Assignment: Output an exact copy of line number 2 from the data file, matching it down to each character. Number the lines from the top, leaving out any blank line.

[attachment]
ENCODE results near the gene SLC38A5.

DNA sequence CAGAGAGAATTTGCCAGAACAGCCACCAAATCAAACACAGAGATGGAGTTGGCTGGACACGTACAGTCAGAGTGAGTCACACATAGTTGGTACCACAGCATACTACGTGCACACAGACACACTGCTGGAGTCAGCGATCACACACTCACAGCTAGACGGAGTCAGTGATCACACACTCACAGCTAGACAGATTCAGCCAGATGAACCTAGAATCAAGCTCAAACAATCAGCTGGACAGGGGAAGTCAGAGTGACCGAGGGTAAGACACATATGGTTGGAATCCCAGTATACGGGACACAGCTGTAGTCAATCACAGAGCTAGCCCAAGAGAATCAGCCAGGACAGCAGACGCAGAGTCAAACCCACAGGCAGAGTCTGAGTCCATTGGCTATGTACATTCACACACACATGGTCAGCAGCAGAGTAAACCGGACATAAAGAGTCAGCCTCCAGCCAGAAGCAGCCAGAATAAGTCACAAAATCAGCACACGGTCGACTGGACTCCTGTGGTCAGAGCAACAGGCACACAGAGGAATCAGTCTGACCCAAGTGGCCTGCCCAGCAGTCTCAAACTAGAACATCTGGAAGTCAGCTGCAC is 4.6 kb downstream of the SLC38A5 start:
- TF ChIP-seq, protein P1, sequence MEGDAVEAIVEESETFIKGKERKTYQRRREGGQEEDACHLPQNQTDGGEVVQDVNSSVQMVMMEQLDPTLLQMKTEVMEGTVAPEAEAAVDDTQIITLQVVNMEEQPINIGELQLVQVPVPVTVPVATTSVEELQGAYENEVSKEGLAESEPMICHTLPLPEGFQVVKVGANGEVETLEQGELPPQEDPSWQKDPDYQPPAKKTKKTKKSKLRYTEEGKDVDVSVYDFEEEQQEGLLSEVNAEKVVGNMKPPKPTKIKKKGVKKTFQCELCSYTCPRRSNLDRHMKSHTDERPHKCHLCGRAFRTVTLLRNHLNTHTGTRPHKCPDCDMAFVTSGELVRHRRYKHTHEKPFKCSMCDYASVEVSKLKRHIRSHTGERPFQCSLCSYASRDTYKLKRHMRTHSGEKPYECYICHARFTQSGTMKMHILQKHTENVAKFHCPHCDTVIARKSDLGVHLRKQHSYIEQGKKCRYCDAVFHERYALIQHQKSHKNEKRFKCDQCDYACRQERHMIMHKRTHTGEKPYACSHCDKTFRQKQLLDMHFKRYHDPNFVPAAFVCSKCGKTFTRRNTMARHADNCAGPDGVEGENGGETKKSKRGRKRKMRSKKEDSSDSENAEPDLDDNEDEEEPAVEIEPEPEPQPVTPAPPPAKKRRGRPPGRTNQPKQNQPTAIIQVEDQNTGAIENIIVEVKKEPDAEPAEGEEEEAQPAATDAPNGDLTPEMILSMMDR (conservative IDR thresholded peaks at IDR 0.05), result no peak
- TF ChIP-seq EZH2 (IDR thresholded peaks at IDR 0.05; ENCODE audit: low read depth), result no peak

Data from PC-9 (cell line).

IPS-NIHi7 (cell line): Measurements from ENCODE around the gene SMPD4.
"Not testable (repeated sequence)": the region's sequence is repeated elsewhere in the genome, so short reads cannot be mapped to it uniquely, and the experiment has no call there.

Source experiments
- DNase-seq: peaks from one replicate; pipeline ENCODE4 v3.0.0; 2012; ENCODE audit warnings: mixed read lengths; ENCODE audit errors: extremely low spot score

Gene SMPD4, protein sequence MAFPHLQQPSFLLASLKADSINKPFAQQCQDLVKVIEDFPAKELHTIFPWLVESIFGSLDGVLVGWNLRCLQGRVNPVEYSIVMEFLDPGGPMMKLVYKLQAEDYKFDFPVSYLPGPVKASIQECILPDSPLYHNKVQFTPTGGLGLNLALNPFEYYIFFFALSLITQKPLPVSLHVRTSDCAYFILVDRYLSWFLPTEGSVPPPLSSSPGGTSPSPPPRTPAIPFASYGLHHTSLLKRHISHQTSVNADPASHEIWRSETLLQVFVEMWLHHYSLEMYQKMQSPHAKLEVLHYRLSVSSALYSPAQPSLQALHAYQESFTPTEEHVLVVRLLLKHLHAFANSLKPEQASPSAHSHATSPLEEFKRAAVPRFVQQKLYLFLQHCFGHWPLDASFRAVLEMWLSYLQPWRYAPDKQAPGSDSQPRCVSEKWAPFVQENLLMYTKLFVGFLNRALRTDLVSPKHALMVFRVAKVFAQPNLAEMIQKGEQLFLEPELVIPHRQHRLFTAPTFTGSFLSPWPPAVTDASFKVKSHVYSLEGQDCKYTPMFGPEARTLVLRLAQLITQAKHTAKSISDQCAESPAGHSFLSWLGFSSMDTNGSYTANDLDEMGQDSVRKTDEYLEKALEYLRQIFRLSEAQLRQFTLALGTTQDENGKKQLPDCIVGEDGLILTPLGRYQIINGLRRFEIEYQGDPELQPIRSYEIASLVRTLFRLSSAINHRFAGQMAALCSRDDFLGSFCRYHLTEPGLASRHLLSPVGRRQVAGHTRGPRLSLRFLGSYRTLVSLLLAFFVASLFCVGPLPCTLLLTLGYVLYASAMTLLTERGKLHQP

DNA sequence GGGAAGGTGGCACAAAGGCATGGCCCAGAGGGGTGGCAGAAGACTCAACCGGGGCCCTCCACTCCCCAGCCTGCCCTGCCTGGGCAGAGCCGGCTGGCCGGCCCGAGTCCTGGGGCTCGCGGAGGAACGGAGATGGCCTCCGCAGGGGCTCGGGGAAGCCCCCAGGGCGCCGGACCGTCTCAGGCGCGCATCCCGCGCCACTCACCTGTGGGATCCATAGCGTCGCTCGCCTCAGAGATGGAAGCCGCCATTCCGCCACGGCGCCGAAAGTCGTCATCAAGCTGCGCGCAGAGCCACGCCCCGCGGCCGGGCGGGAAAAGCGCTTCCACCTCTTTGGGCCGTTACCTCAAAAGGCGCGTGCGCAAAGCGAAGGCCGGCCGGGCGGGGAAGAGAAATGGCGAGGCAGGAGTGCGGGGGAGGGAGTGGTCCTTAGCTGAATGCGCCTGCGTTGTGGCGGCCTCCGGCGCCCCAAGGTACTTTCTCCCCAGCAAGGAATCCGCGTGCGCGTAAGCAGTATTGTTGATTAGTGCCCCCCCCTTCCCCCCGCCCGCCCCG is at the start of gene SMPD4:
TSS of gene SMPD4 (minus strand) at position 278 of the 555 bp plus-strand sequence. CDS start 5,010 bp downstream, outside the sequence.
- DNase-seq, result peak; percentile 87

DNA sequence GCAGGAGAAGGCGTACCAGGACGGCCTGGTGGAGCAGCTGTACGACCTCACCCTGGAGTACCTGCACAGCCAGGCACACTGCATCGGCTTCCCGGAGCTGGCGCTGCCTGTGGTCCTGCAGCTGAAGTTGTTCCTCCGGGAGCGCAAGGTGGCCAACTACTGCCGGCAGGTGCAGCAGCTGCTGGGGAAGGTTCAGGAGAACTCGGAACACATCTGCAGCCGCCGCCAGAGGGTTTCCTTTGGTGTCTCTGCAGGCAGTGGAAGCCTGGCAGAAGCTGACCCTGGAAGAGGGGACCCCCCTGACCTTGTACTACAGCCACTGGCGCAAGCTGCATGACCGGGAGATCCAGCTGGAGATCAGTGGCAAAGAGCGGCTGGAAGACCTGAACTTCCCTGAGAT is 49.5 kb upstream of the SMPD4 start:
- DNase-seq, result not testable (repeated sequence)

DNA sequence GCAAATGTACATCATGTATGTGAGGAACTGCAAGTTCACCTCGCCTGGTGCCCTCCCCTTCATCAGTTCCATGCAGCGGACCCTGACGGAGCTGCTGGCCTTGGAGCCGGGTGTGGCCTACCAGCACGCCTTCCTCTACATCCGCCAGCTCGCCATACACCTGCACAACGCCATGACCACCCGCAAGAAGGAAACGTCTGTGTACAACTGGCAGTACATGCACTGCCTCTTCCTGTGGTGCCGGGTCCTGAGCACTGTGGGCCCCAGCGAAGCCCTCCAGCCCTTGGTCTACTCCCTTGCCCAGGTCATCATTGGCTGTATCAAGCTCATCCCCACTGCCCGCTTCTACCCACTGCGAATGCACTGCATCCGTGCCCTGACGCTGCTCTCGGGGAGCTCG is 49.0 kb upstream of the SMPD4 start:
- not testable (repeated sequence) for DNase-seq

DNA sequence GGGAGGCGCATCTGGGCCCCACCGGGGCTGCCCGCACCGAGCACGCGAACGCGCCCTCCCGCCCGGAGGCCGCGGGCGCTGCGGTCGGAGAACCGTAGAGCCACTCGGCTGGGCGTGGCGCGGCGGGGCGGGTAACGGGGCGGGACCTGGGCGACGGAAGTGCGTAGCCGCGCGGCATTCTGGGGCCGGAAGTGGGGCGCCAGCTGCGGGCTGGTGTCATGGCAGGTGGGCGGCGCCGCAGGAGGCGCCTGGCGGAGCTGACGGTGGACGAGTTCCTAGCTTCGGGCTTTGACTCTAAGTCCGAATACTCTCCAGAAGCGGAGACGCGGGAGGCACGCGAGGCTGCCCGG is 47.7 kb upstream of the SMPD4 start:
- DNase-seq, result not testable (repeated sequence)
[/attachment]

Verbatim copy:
DNA sequence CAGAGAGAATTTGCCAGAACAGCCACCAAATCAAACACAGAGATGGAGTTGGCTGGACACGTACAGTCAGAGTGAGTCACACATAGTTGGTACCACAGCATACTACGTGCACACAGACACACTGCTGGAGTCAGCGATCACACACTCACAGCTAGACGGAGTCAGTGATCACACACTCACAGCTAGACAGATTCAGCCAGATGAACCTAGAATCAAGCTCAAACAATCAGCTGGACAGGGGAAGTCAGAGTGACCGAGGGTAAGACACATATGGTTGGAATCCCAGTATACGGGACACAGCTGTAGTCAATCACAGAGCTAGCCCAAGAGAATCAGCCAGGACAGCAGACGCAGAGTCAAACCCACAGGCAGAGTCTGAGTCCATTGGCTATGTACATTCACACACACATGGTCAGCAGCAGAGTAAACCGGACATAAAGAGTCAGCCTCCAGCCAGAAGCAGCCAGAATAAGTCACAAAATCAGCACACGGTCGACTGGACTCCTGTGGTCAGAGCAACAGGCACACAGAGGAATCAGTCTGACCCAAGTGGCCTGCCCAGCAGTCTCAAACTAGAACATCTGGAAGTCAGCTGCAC is 4.6 kb downstream of the SLC38A5 start: